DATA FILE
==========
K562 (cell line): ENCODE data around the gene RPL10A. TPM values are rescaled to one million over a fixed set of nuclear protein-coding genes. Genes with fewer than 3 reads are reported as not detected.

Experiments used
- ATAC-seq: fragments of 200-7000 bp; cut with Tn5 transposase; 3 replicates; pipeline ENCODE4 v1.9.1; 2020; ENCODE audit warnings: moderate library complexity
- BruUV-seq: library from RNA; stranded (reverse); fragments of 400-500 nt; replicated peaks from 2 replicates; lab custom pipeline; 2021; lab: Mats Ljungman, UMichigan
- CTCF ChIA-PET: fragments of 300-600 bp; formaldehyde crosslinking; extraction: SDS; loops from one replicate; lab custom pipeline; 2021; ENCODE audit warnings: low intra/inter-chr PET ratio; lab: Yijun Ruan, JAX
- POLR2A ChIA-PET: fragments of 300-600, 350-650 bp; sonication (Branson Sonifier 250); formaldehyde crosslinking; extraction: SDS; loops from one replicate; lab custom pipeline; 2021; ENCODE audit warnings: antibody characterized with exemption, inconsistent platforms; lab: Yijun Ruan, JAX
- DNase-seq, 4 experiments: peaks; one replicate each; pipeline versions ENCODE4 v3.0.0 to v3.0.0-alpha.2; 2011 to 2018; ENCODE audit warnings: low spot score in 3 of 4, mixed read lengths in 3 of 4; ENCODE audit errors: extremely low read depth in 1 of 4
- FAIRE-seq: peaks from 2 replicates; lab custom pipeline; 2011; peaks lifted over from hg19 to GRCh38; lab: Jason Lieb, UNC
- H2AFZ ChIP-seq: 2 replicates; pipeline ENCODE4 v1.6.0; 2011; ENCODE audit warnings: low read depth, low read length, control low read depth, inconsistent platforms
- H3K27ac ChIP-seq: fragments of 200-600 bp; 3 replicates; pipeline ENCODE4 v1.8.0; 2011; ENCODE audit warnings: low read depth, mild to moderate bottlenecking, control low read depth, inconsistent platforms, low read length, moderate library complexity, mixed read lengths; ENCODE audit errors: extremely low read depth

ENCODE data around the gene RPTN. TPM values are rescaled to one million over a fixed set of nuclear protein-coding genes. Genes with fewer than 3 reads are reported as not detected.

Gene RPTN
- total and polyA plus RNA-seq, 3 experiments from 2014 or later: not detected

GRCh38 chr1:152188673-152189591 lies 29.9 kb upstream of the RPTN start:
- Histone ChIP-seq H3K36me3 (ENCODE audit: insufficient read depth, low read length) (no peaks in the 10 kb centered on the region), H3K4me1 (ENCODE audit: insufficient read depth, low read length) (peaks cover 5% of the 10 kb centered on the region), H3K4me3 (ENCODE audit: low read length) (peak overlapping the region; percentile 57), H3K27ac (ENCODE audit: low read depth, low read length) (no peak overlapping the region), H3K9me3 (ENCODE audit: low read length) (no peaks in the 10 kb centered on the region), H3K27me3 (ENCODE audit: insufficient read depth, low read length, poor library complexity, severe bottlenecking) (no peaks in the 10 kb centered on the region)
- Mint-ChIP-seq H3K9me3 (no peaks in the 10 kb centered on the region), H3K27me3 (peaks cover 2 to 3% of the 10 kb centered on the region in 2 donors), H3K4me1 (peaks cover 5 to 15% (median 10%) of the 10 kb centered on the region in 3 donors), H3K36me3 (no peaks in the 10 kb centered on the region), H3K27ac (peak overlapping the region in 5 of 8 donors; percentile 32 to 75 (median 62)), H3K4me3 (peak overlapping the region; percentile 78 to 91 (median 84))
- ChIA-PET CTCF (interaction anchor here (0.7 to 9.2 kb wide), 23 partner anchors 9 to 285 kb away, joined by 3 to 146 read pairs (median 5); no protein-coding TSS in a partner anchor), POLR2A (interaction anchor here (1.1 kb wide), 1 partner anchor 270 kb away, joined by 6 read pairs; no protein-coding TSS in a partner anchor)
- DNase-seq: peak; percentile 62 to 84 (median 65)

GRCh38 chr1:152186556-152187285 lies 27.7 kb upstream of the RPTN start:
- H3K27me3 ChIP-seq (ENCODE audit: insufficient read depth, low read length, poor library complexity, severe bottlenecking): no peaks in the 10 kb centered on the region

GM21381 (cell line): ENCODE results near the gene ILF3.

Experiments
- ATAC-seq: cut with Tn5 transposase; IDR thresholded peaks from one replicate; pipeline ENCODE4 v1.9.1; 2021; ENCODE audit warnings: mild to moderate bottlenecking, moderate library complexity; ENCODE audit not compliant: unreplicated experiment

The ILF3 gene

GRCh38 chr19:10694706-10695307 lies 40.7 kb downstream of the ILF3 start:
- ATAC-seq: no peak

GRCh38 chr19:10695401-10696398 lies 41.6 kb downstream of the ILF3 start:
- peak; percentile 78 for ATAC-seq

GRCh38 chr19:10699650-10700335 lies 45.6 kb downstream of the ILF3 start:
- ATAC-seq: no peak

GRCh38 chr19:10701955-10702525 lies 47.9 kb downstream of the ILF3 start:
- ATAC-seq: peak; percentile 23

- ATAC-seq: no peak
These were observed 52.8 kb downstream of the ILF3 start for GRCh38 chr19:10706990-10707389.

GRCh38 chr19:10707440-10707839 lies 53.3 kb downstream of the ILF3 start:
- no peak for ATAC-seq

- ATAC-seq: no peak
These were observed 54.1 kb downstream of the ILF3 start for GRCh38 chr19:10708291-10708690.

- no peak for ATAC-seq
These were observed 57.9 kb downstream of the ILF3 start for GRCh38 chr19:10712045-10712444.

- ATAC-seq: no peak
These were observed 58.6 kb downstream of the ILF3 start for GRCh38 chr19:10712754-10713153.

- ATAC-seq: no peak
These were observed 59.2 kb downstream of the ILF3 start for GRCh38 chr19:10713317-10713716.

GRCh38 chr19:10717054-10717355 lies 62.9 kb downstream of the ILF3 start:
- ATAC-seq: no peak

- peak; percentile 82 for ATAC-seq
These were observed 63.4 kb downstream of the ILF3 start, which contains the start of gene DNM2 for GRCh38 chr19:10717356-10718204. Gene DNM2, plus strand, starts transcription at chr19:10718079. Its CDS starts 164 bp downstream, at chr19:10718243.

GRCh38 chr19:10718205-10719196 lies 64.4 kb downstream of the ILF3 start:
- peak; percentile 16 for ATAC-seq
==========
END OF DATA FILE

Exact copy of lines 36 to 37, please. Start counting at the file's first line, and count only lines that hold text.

- no peak for ATAC-seq

- ATAC-seq: no peak